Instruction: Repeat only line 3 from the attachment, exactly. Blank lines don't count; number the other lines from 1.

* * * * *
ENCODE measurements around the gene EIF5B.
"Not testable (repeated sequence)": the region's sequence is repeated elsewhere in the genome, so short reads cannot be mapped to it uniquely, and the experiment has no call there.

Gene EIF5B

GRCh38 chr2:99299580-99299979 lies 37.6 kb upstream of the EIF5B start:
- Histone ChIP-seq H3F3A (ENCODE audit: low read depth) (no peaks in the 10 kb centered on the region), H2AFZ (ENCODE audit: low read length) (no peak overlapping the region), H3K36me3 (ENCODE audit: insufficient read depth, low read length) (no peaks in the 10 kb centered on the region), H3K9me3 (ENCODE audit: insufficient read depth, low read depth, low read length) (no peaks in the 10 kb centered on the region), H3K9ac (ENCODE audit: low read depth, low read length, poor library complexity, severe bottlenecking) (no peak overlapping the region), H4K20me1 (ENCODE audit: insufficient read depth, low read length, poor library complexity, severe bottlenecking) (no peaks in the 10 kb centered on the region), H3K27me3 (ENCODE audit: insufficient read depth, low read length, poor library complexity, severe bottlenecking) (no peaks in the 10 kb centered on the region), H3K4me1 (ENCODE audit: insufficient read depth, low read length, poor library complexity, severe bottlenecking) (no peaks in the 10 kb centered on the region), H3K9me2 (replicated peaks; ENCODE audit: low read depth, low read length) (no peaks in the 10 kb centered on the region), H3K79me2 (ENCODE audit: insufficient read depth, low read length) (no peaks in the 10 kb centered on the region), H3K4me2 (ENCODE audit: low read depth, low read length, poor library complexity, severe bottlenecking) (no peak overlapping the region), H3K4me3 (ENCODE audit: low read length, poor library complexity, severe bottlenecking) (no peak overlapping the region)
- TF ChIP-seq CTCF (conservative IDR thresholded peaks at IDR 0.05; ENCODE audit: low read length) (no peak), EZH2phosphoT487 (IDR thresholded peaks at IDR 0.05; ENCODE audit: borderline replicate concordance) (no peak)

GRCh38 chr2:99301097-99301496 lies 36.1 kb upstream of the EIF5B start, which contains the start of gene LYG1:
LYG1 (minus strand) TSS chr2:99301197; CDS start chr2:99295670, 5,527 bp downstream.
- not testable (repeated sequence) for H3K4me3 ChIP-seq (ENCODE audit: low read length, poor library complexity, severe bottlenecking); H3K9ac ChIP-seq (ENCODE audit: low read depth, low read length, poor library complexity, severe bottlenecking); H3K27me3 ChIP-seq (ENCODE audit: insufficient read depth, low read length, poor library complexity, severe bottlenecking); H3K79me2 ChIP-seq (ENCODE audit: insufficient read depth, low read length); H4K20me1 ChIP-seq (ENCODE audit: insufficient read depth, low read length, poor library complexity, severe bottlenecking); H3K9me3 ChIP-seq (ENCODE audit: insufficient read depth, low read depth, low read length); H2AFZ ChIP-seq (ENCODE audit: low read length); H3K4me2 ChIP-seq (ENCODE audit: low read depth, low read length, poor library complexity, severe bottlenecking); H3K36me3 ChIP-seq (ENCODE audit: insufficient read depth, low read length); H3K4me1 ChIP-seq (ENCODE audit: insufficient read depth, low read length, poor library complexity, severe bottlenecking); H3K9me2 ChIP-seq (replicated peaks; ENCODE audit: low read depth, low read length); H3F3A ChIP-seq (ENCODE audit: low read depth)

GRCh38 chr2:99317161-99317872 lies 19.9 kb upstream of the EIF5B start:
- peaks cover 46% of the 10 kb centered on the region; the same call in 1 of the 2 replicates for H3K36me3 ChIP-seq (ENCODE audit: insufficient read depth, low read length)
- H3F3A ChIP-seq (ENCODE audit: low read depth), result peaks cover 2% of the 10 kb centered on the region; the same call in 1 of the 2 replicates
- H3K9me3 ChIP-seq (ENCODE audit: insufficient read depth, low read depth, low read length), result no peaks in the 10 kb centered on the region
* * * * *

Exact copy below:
Gene EIF5B